THE THONBURI CANALS | Darrin Henry
A dead cat floating in the canal, arguing with my wife and a non-English speaking boat driver who thought shouting louder made us understand him better, are my over-riding memories of our first day in Bangkok.
Personally I blame the jet lag that put us on the long tail boat for the Thonburi canal tour, as our decision making was quite skewed for two days after arriving in Thailand. But that’s another story.
Canals, or klongs, were once the lifeblood of Bangkok, branching off like tiny veins from the main artery, the sizeable Chao Phraya River, which winds its way through the centre of the city. Today the waterway network is considerably reduced, existing mainly on the western side of the Chao Phraya.
Our tuk tuk taxi dropped us off at the pier to catch our reserved long tail boat. It was meant to be a special personalised tour, Sharon and I the only passengers; unfortunately too late we realised the driver didn’t speak English.
A quick chug across the Chao Phraya to our first stop, the Buddhist temple, Wat Arun, or ‘Temple of Dawn.’ This was a big disappointment as the place felt over commercialised and lacking the religious reverence I had expected. Souvenir sellers were everywhere attempting to offload wares to frazzled looking tour parties. On top of this the temple’s central spire, or prang, was almost completely shrouded in scaffolding, as were two of the four outer spires. A few of the smaller buildings in the grounds, as well as some large statues, were also encased in scaffolding, giving the feeling of a building site visit.
We re-joined our animated boat driver and headed off to begin the canal tour.
This was the situation as it stood at that time: We were struggling with the heat and humidity; our body clocks were seven hours out of sync; we had no idea what our driver was muttering; and we were very disappointment with the Wat Arun ‘building site’ visit. This found us sitting in the boat waiting for the canal locks to open, in a sour mood.
Two more long tail boats joined us in the narrow lock. The sight of other tourists with the same sour expressions sitting in their boats lightened our mood as we took comfort in the probability it wasn’t just us who had expected better.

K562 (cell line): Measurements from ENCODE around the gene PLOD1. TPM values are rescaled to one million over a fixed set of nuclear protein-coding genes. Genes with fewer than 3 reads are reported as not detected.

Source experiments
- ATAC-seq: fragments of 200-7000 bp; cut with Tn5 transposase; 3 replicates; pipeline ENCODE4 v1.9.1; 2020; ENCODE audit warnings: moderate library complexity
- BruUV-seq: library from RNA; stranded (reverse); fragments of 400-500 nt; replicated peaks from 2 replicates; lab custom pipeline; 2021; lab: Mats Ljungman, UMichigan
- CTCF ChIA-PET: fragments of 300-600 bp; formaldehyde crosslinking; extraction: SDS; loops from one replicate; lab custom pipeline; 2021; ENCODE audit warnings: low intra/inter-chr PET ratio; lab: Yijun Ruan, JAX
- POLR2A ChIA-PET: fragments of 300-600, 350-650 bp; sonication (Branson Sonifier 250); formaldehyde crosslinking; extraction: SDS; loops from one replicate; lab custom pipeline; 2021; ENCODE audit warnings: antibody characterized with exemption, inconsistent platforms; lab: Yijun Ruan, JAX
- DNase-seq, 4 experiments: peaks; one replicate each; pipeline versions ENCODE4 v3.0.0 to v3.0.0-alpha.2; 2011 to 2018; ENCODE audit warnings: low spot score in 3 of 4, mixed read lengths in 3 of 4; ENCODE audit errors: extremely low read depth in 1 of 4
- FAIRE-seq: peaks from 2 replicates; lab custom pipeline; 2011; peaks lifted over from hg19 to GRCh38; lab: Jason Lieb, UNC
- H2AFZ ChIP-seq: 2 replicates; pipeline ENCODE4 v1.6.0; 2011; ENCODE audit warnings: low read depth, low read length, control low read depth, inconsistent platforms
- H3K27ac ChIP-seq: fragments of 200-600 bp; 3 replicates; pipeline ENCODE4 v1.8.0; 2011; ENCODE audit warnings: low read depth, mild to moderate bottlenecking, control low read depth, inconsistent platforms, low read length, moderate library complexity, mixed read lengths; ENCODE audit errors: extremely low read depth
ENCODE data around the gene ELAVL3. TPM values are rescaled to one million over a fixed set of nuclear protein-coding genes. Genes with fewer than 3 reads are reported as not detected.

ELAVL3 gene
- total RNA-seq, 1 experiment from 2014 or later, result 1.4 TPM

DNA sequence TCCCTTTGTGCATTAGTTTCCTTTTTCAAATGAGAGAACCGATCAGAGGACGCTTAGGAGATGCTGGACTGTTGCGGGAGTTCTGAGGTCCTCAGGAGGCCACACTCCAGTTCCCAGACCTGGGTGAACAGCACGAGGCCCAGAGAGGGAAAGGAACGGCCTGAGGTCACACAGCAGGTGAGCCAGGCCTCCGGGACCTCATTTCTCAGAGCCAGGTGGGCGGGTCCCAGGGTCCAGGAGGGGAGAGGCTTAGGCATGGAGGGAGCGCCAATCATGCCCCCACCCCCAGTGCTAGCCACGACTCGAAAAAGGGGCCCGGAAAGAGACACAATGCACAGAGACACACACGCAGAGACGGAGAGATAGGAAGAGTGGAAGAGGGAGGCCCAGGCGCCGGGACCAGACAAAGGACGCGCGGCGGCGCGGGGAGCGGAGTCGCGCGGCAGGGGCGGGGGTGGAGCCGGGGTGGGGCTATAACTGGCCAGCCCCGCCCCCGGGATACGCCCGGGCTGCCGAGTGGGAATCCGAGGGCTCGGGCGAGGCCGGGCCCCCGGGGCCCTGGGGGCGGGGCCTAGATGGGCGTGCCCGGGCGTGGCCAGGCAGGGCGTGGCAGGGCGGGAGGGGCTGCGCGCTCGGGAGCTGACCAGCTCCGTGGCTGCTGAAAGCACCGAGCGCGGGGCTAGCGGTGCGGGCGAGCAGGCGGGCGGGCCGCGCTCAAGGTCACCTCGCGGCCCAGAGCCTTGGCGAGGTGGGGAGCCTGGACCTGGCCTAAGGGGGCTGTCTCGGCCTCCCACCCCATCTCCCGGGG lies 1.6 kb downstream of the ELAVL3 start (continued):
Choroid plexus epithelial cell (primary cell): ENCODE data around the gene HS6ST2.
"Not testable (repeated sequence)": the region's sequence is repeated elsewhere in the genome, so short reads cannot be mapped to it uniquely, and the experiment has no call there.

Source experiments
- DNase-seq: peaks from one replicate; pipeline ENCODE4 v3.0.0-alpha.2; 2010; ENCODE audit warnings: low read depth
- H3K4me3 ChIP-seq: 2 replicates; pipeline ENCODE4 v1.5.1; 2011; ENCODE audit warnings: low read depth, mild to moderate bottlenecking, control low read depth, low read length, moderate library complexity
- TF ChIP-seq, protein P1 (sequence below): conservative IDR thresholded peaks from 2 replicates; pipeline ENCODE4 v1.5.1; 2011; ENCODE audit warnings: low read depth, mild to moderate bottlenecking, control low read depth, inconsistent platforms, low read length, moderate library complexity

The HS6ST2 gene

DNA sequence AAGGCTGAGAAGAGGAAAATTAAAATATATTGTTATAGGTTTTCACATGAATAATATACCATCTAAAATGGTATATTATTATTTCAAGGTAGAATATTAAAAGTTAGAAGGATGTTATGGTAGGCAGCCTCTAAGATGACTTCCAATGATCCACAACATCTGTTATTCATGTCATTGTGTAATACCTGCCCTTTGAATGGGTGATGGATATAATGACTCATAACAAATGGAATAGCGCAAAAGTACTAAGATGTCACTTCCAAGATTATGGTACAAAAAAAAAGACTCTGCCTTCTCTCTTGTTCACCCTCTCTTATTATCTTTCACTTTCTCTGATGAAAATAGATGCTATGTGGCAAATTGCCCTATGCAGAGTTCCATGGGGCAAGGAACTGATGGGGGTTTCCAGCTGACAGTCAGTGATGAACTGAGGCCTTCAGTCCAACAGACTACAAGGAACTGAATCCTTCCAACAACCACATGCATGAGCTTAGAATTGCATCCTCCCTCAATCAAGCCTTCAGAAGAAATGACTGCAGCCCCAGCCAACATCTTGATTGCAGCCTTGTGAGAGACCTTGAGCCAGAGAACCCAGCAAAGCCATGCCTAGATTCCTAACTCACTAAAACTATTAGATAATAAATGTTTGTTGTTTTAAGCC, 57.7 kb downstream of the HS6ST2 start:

Entering the Thonburi canal system our mood lifted as the fascinating lifestyles began to be revealed all along the banks. River constructions that appeared to defy physics. Houses balanced on spindly stilts – how do they do that! I’ve known houses on land crack from foundations that shift ever so slightly, so building in the water?
Our driver, give him his due, slowed the boat every time I lifted the camera to my eye. There was so much to photograph.
The water did not look hygienic to put it mildly, yet we saw three kids happily swimming at one spot.
Floating markets in this part of the world are quite famous, originating from waterway lifestyles. Basically vendors who pedal their wares from canoes or kayaks directly to other river users. Our ‘floating market’ experience was just three vendors. But hopeful smiles turned to scowls when we decided not to make a purchase. Sharon was interested in one of the cute hats, but refused point blank when the boatman punched 450 (baht) onto his calculator to show the price. (We later found the same hat in Bangkok for less than 100 baht). The vendor’s final suggestion was we buy a beer for our driver, which I refused having already paid over the odds for the tour (again, another story). I never actually saw the subsequent transaction but a beer was handed over to our driver anyway and I realised it must be ‘payment’ for bringing business.